Thanks to years of building up my financial knowledge and specifically being on the journey towards financial independence over the last several years, my sabbatical has become an opportunity to test if I can cover my cost of living through part-time entrepreneurship. Meanwhile, I could let my investments grow to reach my full financial independence number long before the traditional retirement age, thus ensuring my financial security in the long run.
Tying this back to the history of women and finances and the study mentioned above, I was able to increase my financial literacy throughout the years by having an active role in my financial life. I directly credit this at giving me options to adjust my circumstances to protect my long-term financial security while also taking care of the needs of my family and my own needs in the short term. Although my grandmother passed away in 2016, I’m sure she would have been darn proud to see the role I’ve played in taking control of my finances.
Overcome Your Limiting Beliefs Around Money to Take Control of Your Finances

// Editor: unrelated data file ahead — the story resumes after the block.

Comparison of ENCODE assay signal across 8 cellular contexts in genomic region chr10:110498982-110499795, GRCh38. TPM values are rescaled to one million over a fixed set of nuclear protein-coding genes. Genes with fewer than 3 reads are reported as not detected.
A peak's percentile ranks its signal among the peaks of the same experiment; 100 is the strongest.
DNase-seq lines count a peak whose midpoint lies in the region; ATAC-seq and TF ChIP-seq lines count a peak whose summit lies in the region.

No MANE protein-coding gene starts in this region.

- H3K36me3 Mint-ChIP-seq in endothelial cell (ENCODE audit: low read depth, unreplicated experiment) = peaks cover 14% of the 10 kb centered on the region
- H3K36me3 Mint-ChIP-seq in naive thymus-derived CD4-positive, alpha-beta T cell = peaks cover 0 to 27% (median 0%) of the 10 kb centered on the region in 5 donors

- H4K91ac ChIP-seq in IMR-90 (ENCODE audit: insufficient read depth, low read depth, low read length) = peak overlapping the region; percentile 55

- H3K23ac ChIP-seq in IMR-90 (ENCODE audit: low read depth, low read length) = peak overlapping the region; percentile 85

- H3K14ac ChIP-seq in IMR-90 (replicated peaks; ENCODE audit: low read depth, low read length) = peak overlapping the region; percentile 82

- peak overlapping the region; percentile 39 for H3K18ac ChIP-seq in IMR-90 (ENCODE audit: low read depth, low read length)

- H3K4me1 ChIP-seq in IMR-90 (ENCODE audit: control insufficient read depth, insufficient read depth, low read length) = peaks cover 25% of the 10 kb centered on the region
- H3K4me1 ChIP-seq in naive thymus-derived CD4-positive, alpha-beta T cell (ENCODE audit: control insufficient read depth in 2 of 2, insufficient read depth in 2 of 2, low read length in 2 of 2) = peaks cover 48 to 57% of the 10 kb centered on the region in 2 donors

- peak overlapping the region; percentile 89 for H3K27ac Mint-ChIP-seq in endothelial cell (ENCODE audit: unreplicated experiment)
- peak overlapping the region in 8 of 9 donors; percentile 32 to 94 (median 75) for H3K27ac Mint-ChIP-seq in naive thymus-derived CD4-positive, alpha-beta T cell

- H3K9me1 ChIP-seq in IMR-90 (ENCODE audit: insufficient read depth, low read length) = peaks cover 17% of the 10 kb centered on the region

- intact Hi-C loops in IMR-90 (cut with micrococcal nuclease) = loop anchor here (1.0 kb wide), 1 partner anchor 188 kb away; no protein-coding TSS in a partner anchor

In my opinion, the very first step to face your limiting beliefs about money is to have a clear picture of where you currently stand financially. I’ve created a free tool to guide you towards financial clarity and having a good idea of where you are starting from and what your average monthly budget may look like. Knowing where you are starting from is key to taking control of your finances.
Once you have this information in place, you can start thinking about your financial goals for the future. This step is likely to trigger your limiting beliefs around money. Don’t just skip over these. Set some time aside to implement strategies to overcome these beliefs.
Jessica from the blog The Fioneers recently wrote about 6 strategies to conquer your self-limiting beliefs, which you can apply to these limiting beliefs around money. One of these strategies includes building a supportive community.